On the other hand, the motivation to find a student eligible may be the extra funds that the state provides a school district to educate the special education students.  As §504 is an anti-discrimination civil rights law, it does not provide any extra funds to the school, but it does surely create a fair amount of legal obligations on a school district to be sure that the §504 student is on an equal footing with their non-impaired peers.    

 

Accommodations – IDEA students with an IEP – As learning is a life activity, all IDEA eligible students also meet §504’s eligibility requirements, which are:

 

Any person who (i) has a physical or mental impairment which substantially limits one or more major life activities, (ii) has a record of such an impairment, or (iii) is regarded as having such an impairment.

 

Therefore, the approved practice most IEP Teams follow is to include any needed accommodations or modification in the student’s IEP document.  The section they are included in is frequently titled Supplementary Aids, Services, and Personnel Supports.  It is a listing of all the supplementary aids, services and supports the Team feel are needed, whether that be through general education or special education.  That includes such items as calculators, tapes, tape recorders, notes, and other technology devices and services.  As “accommodations” for school wide and state assessments have their own section in the IEP, many schools also include under this hearing the accommodations a student needs for regular tests, assignments, etc.  Some schools attach a listing of accommodations and modifications to the IEP as a separate document, similar to what is done for §504 students.  There is an argument that can be made that by using a separate attachment to the IEP the accommodations can be modified without requiring the entire IEP Team to meet.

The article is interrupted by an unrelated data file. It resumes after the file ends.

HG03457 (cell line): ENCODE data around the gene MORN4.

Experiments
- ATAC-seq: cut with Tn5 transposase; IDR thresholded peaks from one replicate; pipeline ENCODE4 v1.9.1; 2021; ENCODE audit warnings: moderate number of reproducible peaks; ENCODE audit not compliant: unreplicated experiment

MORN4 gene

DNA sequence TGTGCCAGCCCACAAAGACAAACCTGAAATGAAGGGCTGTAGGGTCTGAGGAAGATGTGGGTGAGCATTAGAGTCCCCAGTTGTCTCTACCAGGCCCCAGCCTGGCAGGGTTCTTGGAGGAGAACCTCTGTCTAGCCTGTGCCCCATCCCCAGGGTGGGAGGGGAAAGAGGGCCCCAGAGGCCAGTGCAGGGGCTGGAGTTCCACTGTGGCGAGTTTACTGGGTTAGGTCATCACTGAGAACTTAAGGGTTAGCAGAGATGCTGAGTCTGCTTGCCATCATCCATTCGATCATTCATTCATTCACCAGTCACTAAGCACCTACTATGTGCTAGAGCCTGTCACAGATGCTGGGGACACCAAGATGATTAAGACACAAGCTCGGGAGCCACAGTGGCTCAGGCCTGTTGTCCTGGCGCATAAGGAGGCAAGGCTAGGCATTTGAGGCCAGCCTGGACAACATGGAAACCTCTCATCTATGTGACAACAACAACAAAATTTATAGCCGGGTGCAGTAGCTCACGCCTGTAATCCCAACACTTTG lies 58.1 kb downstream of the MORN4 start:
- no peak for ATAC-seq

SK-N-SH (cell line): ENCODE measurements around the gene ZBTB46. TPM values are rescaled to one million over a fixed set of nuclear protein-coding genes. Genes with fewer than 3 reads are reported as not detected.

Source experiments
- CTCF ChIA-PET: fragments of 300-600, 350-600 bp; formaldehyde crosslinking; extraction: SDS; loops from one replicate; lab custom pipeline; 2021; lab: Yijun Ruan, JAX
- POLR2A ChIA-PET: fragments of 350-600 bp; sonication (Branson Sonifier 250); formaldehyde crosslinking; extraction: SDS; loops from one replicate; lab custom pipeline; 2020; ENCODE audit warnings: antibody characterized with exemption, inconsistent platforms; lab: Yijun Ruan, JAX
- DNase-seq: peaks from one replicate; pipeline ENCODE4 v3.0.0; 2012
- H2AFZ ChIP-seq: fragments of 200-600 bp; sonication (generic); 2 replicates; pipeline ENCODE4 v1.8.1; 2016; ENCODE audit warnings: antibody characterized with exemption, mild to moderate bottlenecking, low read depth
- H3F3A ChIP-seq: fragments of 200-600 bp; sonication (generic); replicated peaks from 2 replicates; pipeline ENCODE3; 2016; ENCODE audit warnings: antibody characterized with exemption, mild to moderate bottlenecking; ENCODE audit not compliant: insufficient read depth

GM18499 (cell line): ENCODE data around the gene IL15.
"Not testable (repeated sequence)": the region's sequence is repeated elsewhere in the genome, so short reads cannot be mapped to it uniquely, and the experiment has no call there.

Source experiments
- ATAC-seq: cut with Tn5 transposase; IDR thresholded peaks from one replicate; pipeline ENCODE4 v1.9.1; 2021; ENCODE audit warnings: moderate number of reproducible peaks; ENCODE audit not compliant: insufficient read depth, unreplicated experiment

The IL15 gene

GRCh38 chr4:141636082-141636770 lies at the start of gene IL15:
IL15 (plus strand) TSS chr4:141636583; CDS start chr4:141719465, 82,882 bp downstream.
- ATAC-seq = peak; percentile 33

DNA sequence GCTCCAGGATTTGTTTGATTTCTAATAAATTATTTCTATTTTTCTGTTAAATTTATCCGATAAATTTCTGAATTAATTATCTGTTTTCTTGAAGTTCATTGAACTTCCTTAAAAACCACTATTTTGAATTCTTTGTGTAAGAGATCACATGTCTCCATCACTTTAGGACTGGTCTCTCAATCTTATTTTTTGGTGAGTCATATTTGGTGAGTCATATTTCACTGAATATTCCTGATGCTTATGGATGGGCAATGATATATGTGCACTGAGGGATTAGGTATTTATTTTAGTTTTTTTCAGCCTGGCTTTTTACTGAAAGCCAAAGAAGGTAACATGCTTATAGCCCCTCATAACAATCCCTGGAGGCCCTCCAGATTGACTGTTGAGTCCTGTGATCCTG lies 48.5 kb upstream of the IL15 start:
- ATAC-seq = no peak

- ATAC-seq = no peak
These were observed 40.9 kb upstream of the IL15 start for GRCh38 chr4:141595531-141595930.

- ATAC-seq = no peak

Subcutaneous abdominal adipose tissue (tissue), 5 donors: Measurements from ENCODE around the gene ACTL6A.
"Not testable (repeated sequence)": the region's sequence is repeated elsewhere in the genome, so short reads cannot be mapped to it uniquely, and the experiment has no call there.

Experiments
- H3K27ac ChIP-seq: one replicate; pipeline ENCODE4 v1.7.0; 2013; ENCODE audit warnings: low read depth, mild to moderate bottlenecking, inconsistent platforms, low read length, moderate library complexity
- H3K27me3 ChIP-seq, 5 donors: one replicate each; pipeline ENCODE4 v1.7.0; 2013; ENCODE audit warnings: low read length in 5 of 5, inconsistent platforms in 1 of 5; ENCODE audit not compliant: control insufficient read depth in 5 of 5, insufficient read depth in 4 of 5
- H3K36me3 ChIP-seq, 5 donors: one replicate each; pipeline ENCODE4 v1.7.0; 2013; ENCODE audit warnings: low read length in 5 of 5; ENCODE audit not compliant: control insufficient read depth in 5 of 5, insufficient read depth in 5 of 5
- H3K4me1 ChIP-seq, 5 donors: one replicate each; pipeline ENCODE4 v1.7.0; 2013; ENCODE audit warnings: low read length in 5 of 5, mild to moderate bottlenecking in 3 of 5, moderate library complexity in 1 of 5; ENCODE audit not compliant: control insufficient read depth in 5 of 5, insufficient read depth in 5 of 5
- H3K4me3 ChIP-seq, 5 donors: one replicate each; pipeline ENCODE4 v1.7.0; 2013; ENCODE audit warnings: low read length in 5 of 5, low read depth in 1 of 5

Accommodations - §504 Eligible Students  - In my opinion, if an IEP Team finds a student “not eligible” for special education services under IDEA; either because the evaluations and other data does not support eligibility, or if the parent refuses eligibility, the appropriate next step is to consider eligibility under the §504 definition (see above).  That is done by a group of persons knowledgeable about the student.  As many school districts do this automatically on a finding of no IDEA eligibility, the group may be the same persons on the IEP Team or another set of persons.  If the group determines that a student should be regarded as having an impairment under §504 of the Rehabilitation Act of 1973 (34 CFR §104) then they need to development a plan detailing the needed accommodation and accommodations.  The §504 Plan, while it can contain services, frequently only includes classroom/building accommodations and program modifications such as extended time, etc.

 

Hope you find these generalized comments helpful. 

 

John Brower, JD
Education Law Center, PLLC
www.michedlawcenter.com

Education Law Center, PLLC · 810-227-9850 · www.michedlawcenter.com